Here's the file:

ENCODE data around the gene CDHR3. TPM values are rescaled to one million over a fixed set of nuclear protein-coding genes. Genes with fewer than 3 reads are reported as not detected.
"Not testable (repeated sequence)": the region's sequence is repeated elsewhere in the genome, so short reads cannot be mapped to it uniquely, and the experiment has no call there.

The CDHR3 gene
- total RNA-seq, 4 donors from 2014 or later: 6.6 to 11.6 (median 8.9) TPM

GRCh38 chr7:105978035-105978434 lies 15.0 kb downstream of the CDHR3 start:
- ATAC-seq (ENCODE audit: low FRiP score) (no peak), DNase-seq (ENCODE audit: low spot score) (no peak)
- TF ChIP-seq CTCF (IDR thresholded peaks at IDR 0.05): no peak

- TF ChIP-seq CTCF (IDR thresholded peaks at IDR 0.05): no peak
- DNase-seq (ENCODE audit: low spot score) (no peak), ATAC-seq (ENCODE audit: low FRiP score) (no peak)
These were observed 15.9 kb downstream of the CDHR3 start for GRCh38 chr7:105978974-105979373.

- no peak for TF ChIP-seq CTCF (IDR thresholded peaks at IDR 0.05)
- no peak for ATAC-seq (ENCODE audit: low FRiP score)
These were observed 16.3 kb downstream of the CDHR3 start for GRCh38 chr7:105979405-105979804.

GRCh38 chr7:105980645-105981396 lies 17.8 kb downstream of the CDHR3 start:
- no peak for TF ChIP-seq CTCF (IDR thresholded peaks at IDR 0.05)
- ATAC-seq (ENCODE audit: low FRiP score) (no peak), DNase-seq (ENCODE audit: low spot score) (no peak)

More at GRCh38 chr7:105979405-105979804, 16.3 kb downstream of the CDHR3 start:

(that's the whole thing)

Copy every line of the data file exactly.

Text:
ENCODE data around the gene CDHR3. TPM values are rescaled to one million over a fixed set of nuclear protein-coding genes. Genes with fewer than 3 reads are reported as not detected.
"Not testable (repeated sequence)": the region's sequence is repeated elsewhere in the genome, so short reads cannot be mapped to it uniquely, and the experiment has no call there.

The CDHR3 gene
- total RNA-seq, 4 donors from 2014 or later: 6.6 to 11.6 (median 8.9) TPM

GRCh38 chr7:105978035-105978434 lies 15.0 kb downstream of the CDHR3 start:
- ATAC-seq (ENCODE audit: low FRiP score) (no peak), DNase-seq (ENCODE audit: low spot score) (no peak)
- TF ChIP-seq CTCF (IDR thresholded peaks at IDR 0.05): no peak

- TF ChIP-seq CTCF (IDR thresholded peaks at IDR 0.05): no peak
- DNase-seq (ENCODE audit: low spot score) (no peak), ATAC-seq (ENCODE audit: low FRiP score) (no peak)
These were observed 15.9 kb downstream of the CDHR3 start for GRCh38 chr7:105978974-105979373.

- no peak for TF ChIP-seq CTCF (IDR thresholded peaks at IDR 0.05)
- no peak for ATAC-seq (ENCODE audit: low FRiP score)
These were observed 16.3 kb downstream of the CDHR3 start for GRCh38 chr7:105979405-105979804.

GRCh38 chr7:105980645-105981396 lies 17.8 kb downstream of the CDHR3 start:
- no peak for TF ChIP-seq CTCF (IDR thresholded peaks at IDR 0.05)
- ATAC-seq (ENCODE audit: low FRiP score) (no peak), DNase-seq (ENCODE audit: low spot score) (no peak)

More at GRCh38 chr7:105979405-105979804, 16.3 kb downstream of the CDHR3 start: